It's not necessary to be a lawyer in order to apply for a trademark. Anyone can submit a trademark application to the U.S. Patent and Trademark Office (USPTO). However, registering a trademark involves more than just filling out a form. It's essential to conduct thorough research, accurately identify and clearly explain your trademark to ensure it receives adequate protection. And even after securing a trademark, you've got to monitor it consistently to make sure it's free from infringement.
The big takeaway here is that it's always a good idea to work with a trademark attorney to protect the intellectual property that you've worked so hard to establish. According to the Wall Street Journal, applicants are approximately 50% more likely to secure their trademark than people who file applications on their own. If your trademark application is rejected by the USPTO, you will need to revise and refile it, incurring additional filing fees. To avoid delays and extra costs, it is best to have a trademark lawyer help you get it right the first time.
Great trademark attorneys (like those you'll find at Sausser Summers, PC) will help with every step of filing and enforcing your trademark. Some additional benefits include the following:
Check to see if your proposed trademark is registered by another entity.
Conduct research to see if another business is using the trademark for which you're applying.
Provide advice and guidance on the strength of your trademark.
Draft and submit your trademark applications and application revisions.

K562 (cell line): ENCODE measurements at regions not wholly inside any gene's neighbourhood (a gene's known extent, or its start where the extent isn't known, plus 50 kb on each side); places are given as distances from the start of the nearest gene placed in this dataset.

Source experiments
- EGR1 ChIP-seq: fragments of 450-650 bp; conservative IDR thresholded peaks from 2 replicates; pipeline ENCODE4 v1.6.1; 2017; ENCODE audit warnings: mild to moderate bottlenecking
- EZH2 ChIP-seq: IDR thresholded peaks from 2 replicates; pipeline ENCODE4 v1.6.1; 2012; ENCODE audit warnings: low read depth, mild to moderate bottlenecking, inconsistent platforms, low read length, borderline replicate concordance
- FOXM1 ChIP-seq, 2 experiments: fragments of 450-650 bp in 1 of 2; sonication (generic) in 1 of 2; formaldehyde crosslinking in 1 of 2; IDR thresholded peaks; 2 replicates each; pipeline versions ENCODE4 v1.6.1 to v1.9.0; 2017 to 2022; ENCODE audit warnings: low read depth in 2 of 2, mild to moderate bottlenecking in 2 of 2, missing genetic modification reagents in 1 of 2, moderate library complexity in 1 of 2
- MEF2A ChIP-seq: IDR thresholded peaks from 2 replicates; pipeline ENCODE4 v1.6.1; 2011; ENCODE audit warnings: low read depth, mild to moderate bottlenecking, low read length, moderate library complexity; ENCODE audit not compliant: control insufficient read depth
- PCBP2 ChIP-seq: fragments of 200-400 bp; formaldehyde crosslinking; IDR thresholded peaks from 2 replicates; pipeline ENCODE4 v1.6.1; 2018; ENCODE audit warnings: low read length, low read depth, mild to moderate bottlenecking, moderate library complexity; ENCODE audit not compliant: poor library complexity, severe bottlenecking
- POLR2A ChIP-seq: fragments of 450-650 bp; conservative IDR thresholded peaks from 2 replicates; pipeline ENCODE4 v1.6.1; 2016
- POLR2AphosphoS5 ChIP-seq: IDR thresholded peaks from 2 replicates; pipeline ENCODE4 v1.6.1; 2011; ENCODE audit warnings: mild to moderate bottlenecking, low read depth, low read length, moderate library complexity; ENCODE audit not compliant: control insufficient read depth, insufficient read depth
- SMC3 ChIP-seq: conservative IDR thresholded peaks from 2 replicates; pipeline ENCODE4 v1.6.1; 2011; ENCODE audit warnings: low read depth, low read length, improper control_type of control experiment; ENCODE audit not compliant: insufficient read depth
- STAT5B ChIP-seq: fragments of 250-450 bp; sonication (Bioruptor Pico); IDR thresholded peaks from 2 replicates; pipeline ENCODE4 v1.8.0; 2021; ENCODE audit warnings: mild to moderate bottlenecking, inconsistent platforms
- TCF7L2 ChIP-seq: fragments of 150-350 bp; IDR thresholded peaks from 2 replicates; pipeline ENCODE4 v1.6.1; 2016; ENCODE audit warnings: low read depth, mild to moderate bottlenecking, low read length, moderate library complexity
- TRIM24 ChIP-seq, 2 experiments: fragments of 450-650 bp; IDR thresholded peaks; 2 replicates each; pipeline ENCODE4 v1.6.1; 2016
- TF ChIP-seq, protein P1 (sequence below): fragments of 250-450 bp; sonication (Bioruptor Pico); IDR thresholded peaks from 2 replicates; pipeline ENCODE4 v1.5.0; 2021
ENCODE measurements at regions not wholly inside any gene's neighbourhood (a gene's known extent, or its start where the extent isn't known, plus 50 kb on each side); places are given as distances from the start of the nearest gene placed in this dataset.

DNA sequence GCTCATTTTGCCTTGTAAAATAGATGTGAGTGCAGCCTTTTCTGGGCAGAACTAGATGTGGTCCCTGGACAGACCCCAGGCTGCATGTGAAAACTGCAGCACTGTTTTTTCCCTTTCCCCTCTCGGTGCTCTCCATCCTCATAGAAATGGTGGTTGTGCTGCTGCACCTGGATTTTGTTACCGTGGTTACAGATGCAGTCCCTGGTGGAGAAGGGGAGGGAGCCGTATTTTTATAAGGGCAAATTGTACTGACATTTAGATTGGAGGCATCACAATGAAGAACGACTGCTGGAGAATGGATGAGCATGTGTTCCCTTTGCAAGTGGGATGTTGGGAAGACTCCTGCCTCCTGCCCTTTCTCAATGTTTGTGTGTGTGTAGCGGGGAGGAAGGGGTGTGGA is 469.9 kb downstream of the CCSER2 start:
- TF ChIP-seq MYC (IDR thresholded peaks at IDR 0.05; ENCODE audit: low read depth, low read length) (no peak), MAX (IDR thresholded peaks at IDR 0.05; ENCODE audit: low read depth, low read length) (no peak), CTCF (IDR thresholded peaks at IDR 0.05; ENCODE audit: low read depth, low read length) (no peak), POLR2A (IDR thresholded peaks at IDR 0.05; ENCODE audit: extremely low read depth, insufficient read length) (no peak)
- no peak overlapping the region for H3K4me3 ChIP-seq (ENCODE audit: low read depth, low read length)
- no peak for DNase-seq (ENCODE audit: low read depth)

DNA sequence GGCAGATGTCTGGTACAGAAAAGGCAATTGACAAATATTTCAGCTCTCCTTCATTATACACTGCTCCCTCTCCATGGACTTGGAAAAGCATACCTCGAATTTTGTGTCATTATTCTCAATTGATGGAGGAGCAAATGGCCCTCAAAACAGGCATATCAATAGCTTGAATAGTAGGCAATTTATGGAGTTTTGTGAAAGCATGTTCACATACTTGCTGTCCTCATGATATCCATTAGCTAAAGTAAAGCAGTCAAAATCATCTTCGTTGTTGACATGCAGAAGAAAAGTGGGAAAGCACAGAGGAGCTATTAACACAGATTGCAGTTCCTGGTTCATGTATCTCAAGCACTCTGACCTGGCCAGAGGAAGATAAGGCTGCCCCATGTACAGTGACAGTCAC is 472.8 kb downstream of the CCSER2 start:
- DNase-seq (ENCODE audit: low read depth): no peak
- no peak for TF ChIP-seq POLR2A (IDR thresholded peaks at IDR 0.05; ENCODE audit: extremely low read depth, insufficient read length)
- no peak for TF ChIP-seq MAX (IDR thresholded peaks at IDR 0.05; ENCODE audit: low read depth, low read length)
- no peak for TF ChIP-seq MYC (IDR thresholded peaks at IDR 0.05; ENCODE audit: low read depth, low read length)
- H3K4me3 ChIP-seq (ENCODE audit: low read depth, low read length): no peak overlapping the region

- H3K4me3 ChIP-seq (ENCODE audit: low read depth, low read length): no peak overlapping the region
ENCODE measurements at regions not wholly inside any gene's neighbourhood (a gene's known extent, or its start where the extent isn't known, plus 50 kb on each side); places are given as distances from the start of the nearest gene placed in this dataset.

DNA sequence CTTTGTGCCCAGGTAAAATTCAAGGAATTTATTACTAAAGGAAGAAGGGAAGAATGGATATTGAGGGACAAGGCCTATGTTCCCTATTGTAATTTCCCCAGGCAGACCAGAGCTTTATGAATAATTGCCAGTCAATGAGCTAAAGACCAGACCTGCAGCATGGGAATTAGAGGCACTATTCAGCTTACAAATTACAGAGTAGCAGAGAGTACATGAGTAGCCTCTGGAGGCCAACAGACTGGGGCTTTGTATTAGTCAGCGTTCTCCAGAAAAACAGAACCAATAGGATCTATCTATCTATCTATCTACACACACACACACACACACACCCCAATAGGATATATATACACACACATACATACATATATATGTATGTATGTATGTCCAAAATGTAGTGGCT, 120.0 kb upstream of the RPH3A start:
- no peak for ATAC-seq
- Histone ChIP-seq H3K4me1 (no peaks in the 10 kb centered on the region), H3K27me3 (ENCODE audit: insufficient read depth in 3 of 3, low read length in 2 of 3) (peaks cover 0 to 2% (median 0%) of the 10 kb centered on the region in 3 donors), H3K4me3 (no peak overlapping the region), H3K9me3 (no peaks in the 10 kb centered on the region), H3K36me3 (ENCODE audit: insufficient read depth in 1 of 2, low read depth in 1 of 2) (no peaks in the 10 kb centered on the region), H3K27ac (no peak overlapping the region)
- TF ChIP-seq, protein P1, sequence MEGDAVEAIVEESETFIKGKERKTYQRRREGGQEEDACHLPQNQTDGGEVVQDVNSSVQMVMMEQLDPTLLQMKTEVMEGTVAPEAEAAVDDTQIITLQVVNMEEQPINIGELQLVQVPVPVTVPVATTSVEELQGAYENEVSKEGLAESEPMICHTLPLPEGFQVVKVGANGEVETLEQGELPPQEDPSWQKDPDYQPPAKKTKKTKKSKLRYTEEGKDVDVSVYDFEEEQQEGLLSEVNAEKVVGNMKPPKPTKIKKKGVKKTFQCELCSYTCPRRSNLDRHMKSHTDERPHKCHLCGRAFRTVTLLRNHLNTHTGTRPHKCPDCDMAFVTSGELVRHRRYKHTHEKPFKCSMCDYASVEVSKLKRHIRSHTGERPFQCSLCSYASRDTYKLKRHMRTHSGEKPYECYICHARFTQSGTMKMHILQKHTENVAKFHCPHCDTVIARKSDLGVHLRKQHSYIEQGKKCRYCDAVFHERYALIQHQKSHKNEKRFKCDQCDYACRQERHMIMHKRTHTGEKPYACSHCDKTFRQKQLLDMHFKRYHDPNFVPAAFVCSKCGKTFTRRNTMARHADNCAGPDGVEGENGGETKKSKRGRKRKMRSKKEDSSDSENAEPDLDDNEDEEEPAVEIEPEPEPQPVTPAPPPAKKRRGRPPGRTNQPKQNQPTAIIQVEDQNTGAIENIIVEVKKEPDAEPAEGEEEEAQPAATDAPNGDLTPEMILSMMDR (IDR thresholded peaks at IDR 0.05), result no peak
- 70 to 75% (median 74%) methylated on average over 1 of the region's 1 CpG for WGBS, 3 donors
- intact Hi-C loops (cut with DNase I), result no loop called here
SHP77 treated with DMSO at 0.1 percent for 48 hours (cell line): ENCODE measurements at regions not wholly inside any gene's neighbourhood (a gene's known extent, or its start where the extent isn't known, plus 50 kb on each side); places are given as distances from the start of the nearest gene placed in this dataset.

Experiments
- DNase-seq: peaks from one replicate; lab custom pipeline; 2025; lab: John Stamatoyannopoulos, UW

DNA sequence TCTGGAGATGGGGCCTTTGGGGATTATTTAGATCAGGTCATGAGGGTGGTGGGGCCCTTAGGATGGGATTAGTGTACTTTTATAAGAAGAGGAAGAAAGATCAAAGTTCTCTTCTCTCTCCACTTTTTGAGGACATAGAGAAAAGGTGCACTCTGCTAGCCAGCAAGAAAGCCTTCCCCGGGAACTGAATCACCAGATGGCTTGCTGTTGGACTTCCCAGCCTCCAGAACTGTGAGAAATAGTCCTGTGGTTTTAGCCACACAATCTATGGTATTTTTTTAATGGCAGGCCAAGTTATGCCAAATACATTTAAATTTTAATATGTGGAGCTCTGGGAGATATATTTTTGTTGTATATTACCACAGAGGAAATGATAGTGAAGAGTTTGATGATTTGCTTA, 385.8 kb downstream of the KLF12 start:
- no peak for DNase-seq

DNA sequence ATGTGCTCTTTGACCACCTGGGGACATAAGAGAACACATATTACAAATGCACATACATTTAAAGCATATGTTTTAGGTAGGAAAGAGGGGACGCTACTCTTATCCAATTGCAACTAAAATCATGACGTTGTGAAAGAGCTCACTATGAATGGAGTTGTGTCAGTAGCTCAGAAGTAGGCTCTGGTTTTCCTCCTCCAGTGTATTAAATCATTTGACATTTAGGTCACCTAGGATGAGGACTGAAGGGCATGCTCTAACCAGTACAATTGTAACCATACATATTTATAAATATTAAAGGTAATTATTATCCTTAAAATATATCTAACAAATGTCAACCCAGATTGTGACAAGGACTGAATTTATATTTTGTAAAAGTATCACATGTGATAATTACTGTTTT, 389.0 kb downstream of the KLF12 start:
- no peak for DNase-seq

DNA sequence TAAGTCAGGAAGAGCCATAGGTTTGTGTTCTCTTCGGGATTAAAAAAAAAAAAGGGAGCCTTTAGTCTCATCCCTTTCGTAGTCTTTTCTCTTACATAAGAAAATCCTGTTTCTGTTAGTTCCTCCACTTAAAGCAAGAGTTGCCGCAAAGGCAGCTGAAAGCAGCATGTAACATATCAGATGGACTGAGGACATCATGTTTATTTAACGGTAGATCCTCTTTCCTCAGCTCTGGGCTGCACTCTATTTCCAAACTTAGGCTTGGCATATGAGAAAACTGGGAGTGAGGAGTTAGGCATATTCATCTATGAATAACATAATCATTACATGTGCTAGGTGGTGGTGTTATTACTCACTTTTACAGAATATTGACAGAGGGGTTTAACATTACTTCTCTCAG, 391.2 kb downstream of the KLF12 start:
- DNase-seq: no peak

Advice and guidance regarding trademark maintenance and protection.
Monitor the market for unauthorized use of your trademark.
Trademark enforcement to protect you against infringement.
Curious whether our trademark attorney services are right for you and your business? Contact Sausser Summer, PC, today. Let's talk about what you need, and how we can help.
Online services, such as LegalZoom, can provide you with basic assistance in filing your trademark. However, they will never be a legitimate substitute for an experienced trademark attorney helping clients in John's Island, SC.
Although services like LegalZoom offer a step-by-step process, they take a one-size-fits-all approach to preparing legal documents. Even their advanced service only provides basic attorney assistance in completing your paperwork and helping with minor roadblocks. LegalZoom's disclaimer highlights the many limitations of its services, including the fact that communications are not protected by attorney-client privilege. In addition, LegalZoom cannot provide advice, explanations, opinions, recommendations, or any kind of legal guidance on possible legal rights, remedies, defenses, options, selection of forms or strategies.
In other words, LegalZoom can offer you the necessary forms and point you in the right direction, but they cannot customize their services to your specific needs or help you with serious complications that may arise.
For the most comprehensive trademark service and protection, it's always wise to work with highly rated trademark lawyers, like you'll find at Sausser Summers, PC.
Trademarks in the U.S. can last indefinitely, but did you know that clients in John's Island, SC can file a trademark online, only to lose protection in some circumstances? Trademarks differ from patents and copyrights in that they do not have an expiration date. However, to prevent the cancellation of a trademark, you must maintain it. To ensure that your trademark remains protected, you must actively use it in commerce and renew it with the USPTO every ten years.
The Lanham Act tells us that "use in commerce" is the legitimate use of a trademark in the ordinary course of trade. In other words, you cannot register a trademark solely to reserve the rights to it in the future. In most cases, a trademark must be used continuously in connection with the goods or services it is registered for.